Deutscher Genesis Fanclub it: Startseite
Deutscher Genesis Fanclub it
Choose artist

Ray Wilson The Weight Of Man Interview
Surrender Of Silence
The Last Domino? Tour


Genesis - The Video Show

A little bit of retro – Video Show collection gives you sweet nostalgia

Strange days have found us. For years, fans’ wishes have been consistently disregarded. Now, all of a sudden a flood of interesting releases from the archives of Genesis and their surroundings sweeps over us. There’s hardly any new material from the main protagonists and whether there will ever be a new Genesis release at all is hidden in the world of dawn in a parallel universe. One more reason to take another look at feats and failures of the past.
After the Genesis Songbook and the live DVDs The Way We Walk and Live At Wembley Stadium we are now presented with a collection of music videos Genesis made between 1976 and 1999, and lo and behold, it’s almost complete. To top a fine thing, EMI also releases the 3CD The Platinum Collection. Both came on sale on November 29, 2004, and both provide issues for debate.

The Video Show DVD is interesting for two reasons. First of all the new media was used to polish the sound quality of the songs. The Video Show shows many a classic in a new light. Another advantage is the fact that the old video material has finally become available in good quality on DVD, so that it replaces the old VHS tapes fans have of the videos. Plus the last video collection was released some sixteen years ago.

bilderThe DVD comes in a fine digipak showcasing the covers that the original single releases had. Some of these are real rarities such as the Follow You Follow Me single cover which is twice as exotic because it is probably fake. The digipak comes in a cardboard cover that makes a simple but nice design.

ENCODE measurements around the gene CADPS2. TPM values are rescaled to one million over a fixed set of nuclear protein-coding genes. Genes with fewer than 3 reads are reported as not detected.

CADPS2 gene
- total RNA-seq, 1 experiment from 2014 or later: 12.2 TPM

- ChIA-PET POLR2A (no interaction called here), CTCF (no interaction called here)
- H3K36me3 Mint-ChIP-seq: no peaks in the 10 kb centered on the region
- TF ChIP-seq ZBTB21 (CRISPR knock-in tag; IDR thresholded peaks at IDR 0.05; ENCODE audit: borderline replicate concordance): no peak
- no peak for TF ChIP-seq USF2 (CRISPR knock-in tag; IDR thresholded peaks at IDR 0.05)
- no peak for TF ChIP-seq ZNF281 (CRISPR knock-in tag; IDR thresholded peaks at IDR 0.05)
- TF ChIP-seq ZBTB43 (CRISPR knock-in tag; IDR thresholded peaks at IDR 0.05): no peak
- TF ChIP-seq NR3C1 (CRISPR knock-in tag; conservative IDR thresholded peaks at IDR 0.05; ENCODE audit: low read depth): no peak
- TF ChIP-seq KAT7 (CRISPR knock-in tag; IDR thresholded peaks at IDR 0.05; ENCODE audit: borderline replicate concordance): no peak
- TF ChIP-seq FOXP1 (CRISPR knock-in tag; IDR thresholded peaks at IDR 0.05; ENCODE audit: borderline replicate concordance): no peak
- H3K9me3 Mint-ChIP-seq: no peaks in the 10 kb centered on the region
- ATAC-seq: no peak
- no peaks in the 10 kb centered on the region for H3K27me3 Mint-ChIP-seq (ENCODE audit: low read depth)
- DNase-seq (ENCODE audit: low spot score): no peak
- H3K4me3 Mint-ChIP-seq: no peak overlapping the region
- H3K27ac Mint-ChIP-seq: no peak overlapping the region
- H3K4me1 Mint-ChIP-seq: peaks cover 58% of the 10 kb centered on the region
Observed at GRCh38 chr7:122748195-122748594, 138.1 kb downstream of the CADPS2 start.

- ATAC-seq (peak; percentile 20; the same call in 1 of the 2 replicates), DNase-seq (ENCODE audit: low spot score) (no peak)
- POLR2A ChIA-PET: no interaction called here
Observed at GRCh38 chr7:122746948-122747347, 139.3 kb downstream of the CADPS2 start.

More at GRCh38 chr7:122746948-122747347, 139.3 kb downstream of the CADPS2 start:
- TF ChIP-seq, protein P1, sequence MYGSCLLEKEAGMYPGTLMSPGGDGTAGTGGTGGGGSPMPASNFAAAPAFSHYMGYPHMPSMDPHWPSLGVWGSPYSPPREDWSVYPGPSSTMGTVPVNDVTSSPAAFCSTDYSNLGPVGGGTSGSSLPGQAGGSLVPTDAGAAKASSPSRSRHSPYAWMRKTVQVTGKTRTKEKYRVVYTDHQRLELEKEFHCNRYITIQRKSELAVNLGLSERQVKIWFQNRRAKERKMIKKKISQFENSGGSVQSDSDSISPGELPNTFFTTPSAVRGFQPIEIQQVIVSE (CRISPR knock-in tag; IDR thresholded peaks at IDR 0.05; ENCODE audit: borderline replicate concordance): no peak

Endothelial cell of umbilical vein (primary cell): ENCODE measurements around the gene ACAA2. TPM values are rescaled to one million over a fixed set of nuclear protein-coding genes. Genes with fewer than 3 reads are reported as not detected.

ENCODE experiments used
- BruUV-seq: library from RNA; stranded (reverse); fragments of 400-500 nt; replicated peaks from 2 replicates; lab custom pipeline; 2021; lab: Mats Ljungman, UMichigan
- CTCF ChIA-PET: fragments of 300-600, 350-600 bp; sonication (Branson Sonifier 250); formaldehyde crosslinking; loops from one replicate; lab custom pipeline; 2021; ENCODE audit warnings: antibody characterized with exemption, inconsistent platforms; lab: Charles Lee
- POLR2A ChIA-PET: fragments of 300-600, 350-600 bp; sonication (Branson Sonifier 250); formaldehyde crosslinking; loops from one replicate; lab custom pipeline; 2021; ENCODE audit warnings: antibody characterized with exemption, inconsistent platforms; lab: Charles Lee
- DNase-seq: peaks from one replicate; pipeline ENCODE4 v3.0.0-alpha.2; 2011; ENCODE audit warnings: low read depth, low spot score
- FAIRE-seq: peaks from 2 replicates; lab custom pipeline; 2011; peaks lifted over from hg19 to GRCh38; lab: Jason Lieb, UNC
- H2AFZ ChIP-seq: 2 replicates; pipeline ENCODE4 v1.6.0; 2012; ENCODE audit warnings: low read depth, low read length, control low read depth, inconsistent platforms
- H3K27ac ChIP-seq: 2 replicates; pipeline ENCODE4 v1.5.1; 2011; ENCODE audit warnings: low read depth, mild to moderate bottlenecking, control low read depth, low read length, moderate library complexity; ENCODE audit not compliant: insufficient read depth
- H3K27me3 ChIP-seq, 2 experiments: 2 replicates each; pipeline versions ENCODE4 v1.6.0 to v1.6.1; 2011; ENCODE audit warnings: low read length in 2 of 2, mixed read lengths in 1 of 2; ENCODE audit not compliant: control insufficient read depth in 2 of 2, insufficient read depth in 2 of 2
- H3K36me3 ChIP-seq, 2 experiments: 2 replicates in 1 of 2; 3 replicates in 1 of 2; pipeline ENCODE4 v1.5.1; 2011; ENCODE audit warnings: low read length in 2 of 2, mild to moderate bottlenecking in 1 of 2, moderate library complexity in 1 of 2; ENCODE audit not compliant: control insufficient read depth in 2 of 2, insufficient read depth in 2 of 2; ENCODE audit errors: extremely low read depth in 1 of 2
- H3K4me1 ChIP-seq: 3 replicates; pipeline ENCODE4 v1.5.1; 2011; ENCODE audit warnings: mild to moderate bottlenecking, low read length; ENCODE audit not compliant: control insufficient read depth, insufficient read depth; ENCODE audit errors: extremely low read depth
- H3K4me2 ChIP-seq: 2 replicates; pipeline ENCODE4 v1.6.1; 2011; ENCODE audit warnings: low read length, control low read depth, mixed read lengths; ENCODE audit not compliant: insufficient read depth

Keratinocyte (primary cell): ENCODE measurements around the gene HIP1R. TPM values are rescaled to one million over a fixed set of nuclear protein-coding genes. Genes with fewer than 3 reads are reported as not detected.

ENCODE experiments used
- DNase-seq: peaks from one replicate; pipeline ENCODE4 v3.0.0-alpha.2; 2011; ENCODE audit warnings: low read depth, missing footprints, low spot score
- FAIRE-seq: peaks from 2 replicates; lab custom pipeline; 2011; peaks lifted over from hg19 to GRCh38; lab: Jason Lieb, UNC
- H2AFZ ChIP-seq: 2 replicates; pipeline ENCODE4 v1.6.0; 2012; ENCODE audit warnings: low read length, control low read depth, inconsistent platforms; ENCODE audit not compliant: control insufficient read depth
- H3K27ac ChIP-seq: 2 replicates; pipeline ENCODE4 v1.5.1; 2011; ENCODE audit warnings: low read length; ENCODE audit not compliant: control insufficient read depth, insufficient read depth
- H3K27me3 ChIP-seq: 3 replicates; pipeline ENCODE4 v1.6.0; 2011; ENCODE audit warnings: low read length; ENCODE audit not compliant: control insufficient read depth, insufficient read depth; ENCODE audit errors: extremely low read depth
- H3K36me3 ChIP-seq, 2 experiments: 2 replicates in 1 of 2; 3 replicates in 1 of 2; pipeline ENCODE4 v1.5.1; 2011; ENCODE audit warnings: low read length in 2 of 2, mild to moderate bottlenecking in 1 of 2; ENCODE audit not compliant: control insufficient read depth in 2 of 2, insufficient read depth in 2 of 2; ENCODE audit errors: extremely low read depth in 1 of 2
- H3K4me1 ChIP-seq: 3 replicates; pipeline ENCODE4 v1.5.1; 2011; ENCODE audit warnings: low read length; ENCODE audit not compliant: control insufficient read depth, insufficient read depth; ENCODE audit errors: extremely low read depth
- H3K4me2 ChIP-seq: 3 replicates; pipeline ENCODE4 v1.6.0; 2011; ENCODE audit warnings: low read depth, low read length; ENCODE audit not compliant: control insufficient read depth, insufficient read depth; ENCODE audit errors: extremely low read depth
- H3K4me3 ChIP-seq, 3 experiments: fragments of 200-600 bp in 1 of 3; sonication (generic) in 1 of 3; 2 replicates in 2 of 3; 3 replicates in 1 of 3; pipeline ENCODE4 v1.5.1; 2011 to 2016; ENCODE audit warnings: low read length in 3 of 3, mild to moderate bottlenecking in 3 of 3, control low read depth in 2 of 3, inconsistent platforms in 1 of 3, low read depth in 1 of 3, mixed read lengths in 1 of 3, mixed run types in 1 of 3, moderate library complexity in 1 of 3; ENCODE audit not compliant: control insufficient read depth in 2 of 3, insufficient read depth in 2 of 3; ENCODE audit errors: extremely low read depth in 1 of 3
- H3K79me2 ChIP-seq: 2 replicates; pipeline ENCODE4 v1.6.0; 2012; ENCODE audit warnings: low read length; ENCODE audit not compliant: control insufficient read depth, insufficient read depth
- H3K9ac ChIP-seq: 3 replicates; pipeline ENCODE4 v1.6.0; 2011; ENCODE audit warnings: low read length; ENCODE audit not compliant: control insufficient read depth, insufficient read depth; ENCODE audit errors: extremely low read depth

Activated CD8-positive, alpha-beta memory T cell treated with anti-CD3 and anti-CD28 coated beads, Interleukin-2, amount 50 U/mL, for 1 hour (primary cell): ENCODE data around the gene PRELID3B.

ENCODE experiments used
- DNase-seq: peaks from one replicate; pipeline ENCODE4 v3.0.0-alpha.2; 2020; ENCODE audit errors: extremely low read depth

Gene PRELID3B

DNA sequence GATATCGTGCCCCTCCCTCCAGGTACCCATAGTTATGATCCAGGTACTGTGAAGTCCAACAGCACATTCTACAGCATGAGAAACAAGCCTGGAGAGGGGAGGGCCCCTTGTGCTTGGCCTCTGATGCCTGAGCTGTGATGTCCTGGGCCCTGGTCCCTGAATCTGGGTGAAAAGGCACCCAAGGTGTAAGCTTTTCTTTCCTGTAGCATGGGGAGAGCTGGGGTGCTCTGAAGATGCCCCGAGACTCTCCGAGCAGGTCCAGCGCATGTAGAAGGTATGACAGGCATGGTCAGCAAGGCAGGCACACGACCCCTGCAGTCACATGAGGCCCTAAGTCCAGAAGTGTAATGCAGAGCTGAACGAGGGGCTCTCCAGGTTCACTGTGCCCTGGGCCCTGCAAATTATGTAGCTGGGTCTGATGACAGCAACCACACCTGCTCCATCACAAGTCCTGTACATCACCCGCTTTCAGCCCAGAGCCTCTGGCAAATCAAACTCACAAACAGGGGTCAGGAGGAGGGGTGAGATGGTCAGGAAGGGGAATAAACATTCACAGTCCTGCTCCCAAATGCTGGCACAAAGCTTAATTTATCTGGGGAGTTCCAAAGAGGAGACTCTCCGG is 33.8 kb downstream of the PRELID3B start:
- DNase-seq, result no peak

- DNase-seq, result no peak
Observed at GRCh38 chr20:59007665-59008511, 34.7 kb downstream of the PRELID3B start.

The menus are littered with symbols and characters of the last 34 years of Genesis. You can check out writing credits for every track. As for sound quality, you can, of course, choose between dts, Dolby Digital 5.1 and Dolby Digital 2.0 stereo. The screen format is usually 4:3, except for more recent material such as Congo which comes in 16:9.

The order of the tracks makes us frown for the first time. The DVD kicks off strongly with No Son Of Mine and ends even stronger with The Carpet Crawlers 1999, but there is no logical order in between. All albums that have videos available are worked through, beginning with the more recent progressing to older releases. So far, so good. But after the A Trick Of The Tail videos, however, we find the Calling All Stations videos. Once more we get the impression that the Wilson era is marginalized thematically and historically.

The very first Genesis video ever is, sadly, not included in this collection: I Know What I Like didn’t make it past the critical eyes and ears of Peter Gabriel, so the band decided to leave it for quality reasons. The rest of the collection has a good visual quality throughout. Some gradations are, of course, to be expected. Age, however, cannot be the reason that That’s All looks a bit grainy while  Ripples is a visual treat.